Still don't believe that companies will ever sell at a loss? Go look at the earings cycle for Micron over the past 15 years. Some years they lose money, some years they rake it in hand over fist.
    • Go back and take microeconomics. If, by chance, you took it and somehow passed, do your professor a a favor and leave his name out of it . . .

      Firms sell at a loss when they lose less by selling than by sitting idle. If my choices are to sit still and lose two billion from my idle plant that I'm stuck with, or to pay another half a billion to produce a billion and a half in revenue, I choose the latter, losing one billion instead of two.

      hawk, economist

    • I *was* going to post explaining why this guy is wrong. But then I noticed 6 responses below my read-threshhold. They all already said what I was going to say.

      So why am I posting? To gripe about the idiots who modded parent up to +4 interesting, when apparently most people can see it's wrong.

      Don't bother modding this up, or any of the other responses. MOD PARENT DOWN! Or metamod.

      Declining to use my +1 bonus. I'd post this at zero if I didn't have to go AC to do it.

    • Then why are they selling?

      Well, it's quite simple. Manufacturers have fixed costs (eg rent) and variable costs (raw materials).

      In the short term, if the price they sell their chips at is greater than their variable costs, they will continue production.

      Each chip they sell will cover all variable costs, and a part of their fixed costs. This is better than letting it all sit there and just having fixed costs and no variable costs.

      In the long term, since they are making a loss, they will exit the industry. This is exactly what they are doing here.

      ECON100 pays off. :)

  • DRAM Pricing (Score:2, Insightful)

    by PoiBoy ( 525770 )
    From what I gather, DRAM prices actually bottomed late in the summer and then have had a rather sharp run-up in the wholesale market over the past few months. In fact, MU has doubled from its post-9/11 low of around $16 to $32 now.

    In terms of market structure, prior to Toshiba's divesture I think 4 companies produced about 80% of the world DRAM supply. Is this level of concentration sufficient to maintain collusive behavior? It all depends.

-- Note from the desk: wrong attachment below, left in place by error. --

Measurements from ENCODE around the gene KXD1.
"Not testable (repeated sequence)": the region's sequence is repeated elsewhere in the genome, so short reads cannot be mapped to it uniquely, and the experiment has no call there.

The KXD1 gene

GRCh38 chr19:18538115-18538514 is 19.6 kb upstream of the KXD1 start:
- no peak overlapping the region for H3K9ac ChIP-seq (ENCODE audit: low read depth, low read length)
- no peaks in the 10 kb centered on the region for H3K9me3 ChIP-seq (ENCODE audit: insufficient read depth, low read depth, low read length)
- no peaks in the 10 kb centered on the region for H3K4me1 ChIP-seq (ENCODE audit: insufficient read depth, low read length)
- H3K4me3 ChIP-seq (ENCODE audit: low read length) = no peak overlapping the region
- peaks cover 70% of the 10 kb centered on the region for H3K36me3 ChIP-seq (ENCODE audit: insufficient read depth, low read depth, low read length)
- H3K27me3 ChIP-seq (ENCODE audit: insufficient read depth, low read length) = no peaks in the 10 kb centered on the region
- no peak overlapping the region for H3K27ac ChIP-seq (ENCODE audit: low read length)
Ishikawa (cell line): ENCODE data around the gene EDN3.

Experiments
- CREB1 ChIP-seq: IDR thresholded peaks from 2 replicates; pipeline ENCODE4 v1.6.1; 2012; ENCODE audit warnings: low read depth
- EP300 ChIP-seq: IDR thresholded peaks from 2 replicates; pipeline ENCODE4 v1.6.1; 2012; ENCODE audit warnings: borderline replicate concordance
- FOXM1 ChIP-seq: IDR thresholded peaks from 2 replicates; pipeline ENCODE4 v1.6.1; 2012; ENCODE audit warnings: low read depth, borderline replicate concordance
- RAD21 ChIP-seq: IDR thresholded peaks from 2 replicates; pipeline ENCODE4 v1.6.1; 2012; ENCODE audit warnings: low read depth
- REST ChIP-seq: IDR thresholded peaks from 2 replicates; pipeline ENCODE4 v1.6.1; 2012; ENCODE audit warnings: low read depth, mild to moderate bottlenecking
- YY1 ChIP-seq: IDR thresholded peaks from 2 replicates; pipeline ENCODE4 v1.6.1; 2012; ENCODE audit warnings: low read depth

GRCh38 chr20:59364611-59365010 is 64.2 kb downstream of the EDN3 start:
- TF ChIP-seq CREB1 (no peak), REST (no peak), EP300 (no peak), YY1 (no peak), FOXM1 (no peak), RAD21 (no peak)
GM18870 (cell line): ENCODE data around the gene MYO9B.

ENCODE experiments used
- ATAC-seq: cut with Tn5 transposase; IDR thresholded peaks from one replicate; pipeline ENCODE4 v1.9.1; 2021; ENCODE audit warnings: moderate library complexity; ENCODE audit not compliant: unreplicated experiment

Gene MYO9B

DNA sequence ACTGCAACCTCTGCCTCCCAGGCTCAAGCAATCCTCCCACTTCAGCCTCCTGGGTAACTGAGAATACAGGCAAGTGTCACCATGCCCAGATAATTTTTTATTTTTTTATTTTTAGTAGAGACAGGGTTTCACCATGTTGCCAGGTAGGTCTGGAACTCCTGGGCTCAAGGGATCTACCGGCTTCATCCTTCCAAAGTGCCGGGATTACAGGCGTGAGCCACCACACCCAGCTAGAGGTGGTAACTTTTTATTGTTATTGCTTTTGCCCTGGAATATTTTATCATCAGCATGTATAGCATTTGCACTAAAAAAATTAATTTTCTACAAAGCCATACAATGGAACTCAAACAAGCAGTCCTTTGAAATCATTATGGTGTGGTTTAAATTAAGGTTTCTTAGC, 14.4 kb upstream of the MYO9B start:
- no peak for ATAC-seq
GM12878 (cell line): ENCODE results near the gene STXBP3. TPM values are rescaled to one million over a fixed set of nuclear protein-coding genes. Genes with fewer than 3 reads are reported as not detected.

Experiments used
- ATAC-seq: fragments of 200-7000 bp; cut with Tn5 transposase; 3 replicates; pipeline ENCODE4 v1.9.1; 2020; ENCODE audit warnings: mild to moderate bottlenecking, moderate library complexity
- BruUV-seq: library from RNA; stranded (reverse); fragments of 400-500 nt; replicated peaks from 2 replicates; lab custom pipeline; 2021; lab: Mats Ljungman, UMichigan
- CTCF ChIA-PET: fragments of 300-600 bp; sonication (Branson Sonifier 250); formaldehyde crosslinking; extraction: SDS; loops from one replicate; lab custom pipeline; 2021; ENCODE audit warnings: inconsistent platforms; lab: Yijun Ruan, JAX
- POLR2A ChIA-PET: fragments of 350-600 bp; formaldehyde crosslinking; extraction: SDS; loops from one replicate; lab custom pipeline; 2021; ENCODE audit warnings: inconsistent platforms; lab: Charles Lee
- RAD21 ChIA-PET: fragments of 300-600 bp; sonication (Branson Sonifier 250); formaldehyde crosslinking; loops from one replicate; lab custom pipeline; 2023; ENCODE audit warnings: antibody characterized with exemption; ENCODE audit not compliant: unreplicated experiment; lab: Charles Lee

In one commonly used model of price wars, the memory chip market is in fact collusive. A key assumption is that firms cannot perfectly predict demand conditions ahead of time. Suppose that you and I are the only two producers, and we agree to the following arrangement. In period 1 we both will charge $1. If at the end of period 1 the realized price is $0.90 or greater, we charge $1 in period 2. If it is less than $0.90 cents, we begin a punishment phase in period 2 and charge our marginal cost (and earn zero profits). The realized price may differ from the ex ante declared price because of weak demand for the product or because of cheating. Finally, if the punishment phase has been in effect for 3 periods, we then revert to charging $1; in other words, the punishment lasts 3 periods.

    This may in fact characterize the DRAM market. Because of a fall-off in demand for memory late last year and into this year, prices plummeted. Hence, the four DRAM producers began a punishment-phase price war. In the past several months demand for PC's and DRAM has stabilized somewhat, and the firms (ex post) realize this. The price war is now over, and the firms are returning to a high-demand stage where the higher collusive price is charged.

    Perhaps this sounds implausible to you, but in fact it is one of the most common models of collusive behavior in the economics profession. Of course, I've left out a ton of details, but the main point is clear: firms in an industry cannot perfectly observe demand, and so falling prices (whether due to low demand or actual cheating) must result in punishment. Once the punishment phase is over and demand returns to its normal level, the higher cartel price can again be charged.